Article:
I live in Ohio, so I used to see a lot of Carson Palmer’s games when he played for the Bengals. He always would throw high and behind his receivers. I can’t tell you how many times I’d see some Bengal receiver have to reach up and catch the ball right over his helmet.
I tuned in to the Arizona/Green Bay game last Saturday, and it was the same story. Palmer doesn’t lead his receivers. It caused an interception in the end zone on one drive.
Palmer is a decent journeyman, but he is not the kind of guy who can carry a team. Cam Newton is. The fact that Carolina’s defense shut down Russell Wilson last week only makes me less optimistic about the Cardinals’ chances. It’s too bad, because I’d love to see the great Larry Fitzgerald get a Super Bowl ring.
Fascinating matchup, this. Most writers seem to think the Patriots should win easily. “Sure, the Broncos beat them back in November, but the Patriots had so many injuries–with Edelman, Amendola, and Gronkowski back, they are bound to win”, goes the thinking.
Sounds good, on paper. But Denver still has the best defense in the NFL. When a strong defense meets a strong offense, the defense usually wins. Denver knows this all too well–they learned it two years ago when Seattle annihilated them. After that, Elway committed to building a strong, hard-hitting defense so that wouldn’t happen again.
Of course, that same Seattle defense got picked apart a year later by these Patriots and their short passing game. So defense alone isn’t always enough, at least not when you are going against a master of the surgical, precise pass like Brady.
Against the Steelers last week, the Bronco defense shutdown the Pittsburgh running game and the short pass. The only way the Steelers could move the ball was when Roethlisberger bought time for his receivers to get open, and then let them get yards after the catch. The Steelers got five or six big gains doing that, and it almost got them an upset victory.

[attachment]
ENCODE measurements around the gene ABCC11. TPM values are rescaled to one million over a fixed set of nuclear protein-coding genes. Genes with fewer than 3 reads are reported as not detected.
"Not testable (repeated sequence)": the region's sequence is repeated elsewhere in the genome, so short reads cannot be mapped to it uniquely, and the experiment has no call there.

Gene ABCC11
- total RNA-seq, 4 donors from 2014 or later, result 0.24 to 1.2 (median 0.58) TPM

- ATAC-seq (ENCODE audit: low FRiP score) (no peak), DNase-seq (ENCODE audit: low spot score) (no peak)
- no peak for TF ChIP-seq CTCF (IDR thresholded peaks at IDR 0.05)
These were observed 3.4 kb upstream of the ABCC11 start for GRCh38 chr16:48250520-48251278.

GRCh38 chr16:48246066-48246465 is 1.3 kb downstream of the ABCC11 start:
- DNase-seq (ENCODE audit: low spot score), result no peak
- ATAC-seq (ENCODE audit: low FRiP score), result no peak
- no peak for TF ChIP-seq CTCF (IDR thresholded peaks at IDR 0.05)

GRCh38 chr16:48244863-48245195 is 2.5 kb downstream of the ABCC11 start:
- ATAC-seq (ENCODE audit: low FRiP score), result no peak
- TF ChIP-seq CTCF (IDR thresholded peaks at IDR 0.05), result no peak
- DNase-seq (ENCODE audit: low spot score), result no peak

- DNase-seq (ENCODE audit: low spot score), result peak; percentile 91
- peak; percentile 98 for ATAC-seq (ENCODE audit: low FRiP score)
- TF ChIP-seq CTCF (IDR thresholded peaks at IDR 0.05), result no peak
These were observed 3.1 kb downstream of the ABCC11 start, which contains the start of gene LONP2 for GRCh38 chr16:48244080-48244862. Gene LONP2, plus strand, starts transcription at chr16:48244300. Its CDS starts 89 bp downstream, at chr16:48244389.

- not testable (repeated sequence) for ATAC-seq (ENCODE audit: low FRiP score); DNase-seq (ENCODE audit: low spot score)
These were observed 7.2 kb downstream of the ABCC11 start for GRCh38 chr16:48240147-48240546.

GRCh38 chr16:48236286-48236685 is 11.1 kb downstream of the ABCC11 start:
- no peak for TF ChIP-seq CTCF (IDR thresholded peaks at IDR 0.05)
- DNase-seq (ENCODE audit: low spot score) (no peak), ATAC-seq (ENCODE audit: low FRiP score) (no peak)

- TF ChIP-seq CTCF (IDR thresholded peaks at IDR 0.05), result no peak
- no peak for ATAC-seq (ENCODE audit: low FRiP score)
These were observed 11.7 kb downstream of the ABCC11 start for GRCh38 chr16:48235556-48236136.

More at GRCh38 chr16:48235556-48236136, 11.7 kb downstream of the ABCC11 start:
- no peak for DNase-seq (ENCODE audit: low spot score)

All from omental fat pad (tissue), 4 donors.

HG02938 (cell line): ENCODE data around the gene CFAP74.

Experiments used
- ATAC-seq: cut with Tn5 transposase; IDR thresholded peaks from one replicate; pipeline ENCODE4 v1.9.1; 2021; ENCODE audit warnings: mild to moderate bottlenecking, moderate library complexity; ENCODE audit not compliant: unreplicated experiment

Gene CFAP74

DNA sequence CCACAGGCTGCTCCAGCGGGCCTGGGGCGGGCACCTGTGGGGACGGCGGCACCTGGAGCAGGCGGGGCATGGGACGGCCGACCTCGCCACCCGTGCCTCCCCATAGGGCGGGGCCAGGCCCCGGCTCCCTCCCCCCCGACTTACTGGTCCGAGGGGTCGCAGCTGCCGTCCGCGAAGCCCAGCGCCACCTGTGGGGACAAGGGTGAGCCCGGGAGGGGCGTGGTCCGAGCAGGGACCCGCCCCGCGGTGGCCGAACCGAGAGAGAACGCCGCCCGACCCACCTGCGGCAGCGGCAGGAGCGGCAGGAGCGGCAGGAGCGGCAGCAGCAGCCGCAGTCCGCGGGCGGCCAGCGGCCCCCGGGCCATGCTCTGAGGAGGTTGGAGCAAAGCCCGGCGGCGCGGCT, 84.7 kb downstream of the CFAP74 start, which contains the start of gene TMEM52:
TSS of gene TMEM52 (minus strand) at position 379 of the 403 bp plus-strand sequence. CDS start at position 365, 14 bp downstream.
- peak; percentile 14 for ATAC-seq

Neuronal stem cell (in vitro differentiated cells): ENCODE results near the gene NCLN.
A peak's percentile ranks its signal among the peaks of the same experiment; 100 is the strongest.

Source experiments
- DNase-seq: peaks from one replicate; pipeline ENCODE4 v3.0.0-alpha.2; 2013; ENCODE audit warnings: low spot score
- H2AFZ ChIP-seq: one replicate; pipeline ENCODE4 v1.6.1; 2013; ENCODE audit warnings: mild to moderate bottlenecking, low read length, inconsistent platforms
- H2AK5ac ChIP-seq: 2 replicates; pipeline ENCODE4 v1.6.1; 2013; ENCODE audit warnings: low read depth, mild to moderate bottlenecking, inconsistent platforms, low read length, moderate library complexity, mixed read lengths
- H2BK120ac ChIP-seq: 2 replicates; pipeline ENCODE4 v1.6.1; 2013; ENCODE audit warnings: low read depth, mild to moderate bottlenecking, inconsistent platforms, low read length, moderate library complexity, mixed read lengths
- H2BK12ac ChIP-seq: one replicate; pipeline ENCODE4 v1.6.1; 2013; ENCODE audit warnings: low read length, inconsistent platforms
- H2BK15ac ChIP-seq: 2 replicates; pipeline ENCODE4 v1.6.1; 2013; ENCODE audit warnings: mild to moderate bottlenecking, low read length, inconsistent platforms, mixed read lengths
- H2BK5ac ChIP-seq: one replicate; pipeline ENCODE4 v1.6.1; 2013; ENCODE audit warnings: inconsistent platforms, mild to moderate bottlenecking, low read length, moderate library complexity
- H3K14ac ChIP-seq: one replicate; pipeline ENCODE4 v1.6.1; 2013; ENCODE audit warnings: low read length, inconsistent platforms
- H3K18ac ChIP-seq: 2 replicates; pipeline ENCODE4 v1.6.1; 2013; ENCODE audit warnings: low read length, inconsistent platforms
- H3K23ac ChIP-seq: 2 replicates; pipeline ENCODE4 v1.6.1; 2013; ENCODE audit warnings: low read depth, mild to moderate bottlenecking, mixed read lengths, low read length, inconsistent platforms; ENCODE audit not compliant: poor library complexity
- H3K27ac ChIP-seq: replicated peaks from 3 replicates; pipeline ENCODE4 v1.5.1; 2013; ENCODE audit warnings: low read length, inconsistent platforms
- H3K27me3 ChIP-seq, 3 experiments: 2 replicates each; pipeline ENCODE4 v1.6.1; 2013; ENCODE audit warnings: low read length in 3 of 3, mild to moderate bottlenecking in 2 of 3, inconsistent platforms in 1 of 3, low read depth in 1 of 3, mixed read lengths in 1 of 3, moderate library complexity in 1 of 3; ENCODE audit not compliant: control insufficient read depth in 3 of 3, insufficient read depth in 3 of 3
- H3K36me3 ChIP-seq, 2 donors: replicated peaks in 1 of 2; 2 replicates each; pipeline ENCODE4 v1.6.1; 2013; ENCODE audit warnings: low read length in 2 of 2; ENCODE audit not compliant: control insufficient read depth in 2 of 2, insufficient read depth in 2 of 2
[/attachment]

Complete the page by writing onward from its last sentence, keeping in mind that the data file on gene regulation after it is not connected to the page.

Brady can’t withstand pressure like Roethlisberger can, though. If Denver can keep his receivers covered, they are going to have a chance. The only reason Brady was able to move the ball against Seattle’s defense in the Super Bowl was that he could get the ball out quickly. If they neutralize that, he’s in trouble.
If I were coaching the Broncos, I’d blitz Brady early and try to make him get nervous in the pocket. Yes, I know Brady is great at reading the blitz and making a quick pass, but let’s face it: he’s going to get his share of completions no matter what. Better to at least rattle him early in the game while he does it, and then he may start to imagine pressure as the game goes on.
Then you’ve got the matchup on the other side: the offensive-coordinator-on-the-field, Peyton Manning vs. his arch-nemesis, Bill Belichick, the wily defensive genius. Belichick used to own Manning in the playoffs, but Peyton has won their last two post-season encounters.
People are saying Manning is a ghost of his former self. Even I was saying that last year. And it’s true that his arm strength is pitiful. But the thin Denver air mitigates that to an extent; as does Manning’s skill at the short pass. Manning played a decent game against Pittsburgh, and his stats would have been much better if not for a bunch of dropped passes.
The Steelers seemed to be doing their best to pressure Manning with blitzes from unexpected directions. It almost worked; they were close to sacking him more than once. But blitzing has never really been Belichick’s game–he prefers to use coverage to confuse the quarterback. But Manning is tough to confuse. He’s still got the mental game mastered, even if he is physically barely able to play.
I haven’t really mentioned the running game much. That’s because, as far as I can tell, neither team has one. I do expect the Patriots to try lots of screen passes to James White. They also have Steven Jackson, but he looked slow to me in their game against Kansas City. As for the Patriots run defense, I think they will take away Denver’s rushing attack and force Manning to beat them with his arm.
As I said above, it seems like the national sports press isn’t giving Denver much of a chance in this thing–possibly to set up a “Manning upsets the Mighty Patriots” narrative, possibly just because they are lazy–but this game has a very odd vibe to it. New England is good, but they are also worn down. The fact that the game is in Denver, where they historically struggle, only adds to their problems. (If the Patriots just hadn’t tried a punt right before halftime of their game against the Eagles, they might well be playing in New England.)
The Patriots deserve to be favored, and I was tempted to follow the crowd and pick them, but I keep hearing this nagging voice in my head telling me the Football Fates have something really weird in store for this game. Denver got to be the number one seed for a reason, and I predict they will show us why in a tough, strange game.*
*Take heart, Pats fans: I also had a feeling about the Steelers last week, and that came to nothing.